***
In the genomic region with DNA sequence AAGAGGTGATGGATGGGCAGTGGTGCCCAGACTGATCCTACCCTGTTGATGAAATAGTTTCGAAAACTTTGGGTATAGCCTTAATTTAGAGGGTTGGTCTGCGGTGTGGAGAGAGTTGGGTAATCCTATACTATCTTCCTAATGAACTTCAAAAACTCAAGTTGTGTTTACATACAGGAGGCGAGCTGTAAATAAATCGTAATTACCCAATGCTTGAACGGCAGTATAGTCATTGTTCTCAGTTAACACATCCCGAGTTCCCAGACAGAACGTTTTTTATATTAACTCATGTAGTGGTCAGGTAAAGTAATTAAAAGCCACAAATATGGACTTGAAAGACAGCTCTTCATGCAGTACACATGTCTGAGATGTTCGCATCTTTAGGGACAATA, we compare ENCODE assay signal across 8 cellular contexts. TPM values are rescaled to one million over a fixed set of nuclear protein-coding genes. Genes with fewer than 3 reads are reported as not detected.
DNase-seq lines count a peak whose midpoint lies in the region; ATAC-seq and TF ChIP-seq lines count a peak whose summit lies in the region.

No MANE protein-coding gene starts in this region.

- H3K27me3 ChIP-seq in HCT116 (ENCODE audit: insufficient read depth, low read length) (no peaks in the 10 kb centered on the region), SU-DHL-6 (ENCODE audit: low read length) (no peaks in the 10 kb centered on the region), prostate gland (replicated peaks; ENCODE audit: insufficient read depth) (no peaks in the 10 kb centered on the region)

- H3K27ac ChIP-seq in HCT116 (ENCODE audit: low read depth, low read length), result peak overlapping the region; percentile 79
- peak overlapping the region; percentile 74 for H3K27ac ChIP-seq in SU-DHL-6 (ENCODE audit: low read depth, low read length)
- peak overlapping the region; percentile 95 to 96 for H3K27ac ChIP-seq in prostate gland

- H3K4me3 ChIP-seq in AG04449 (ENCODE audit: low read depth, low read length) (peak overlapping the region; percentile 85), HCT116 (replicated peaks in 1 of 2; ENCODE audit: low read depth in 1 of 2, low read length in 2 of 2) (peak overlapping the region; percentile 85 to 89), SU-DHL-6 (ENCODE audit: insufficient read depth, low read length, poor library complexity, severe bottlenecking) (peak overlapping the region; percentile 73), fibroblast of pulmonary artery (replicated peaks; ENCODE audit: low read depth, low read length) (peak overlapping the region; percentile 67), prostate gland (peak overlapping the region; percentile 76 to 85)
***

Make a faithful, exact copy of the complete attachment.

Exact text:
In the genomic region with DNA sequence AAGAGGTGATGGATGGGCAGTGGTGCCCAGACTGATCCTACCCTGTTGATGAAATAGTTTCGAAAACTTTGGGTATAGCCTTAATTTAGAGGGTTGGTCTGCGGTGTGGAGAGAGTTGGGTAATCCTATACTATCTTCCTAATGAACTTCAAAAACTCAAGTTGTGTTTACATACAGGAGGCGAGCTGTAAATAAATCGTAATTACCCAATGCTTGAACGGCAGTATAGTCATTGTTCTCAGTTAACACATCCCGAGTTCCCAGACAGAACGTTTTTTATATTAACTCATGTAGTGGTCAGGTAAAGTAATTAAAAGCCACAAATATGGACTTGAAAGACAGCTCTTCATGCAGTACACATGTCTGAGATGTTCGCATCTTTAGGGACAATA, we compare ENCODE assay signal across 8 cellular contexts. TPM values are rescaled to one million over a fixed set of nuclear protein-coding genes. Genes with fewer than 3 reads are reported as not detected.
DNase-seq lines count a peak whose midpoint lies in the region; ATAC-seq and TF ChIP-seq lines count a peak whose summit lies in the region.

No MANE protein-coding gene starts in this region.

- H3K27me3 ChIP-seq in HCT116 (ENCODE audit: insufficient read depth, low read length) (no peaks in the 10 kb centered on the region), SU-DHL-6 (ENCODE audit: low read length) (no peaks in the 10 kb centered on the region), prostate gland (replicated peaks; ENCODE audit: insufficient read depth) (no peaks in the 10 kb centered on the region)

- H3K27ac ChIP-seq in HCT116 (ENCODE audit: low read depth, low read length), result peak overlapping the region; percentile 79
- peak overlapping the region; percentile 74 for H3K27ac ChIP-seq in SU-DHL-6 (ENCODE audit: low read depth, low read length)
- peak overlapping the region; percentile 95 to 96 for H3K27ac ChIP-seq in prostate gland

- H3K4me3 ChIP-seq in AG04449 (ENCODE audit: low read depth, low read length) (peak overlapping the region; percentile 85), HCT116 (replicated peaks in 1 of 2; ENCODE audit: low read depth in 1 of 2, low read length in 2 of 2) (peak overlapping the region; percentile 85 to 89), SU-DHL-6 (ENCODE audit: insufficient read depth, low read length, poor library complexity, severe bottlenecking) (peak overlapping the region; percentile 73), fibroblast of pulmonary artery (replicated peaks; ENCODE audit: low read depth, low read length) (peak overlapping the region; percentile 67), prostate gland (peak overlapping the region; percentile 76 to 85)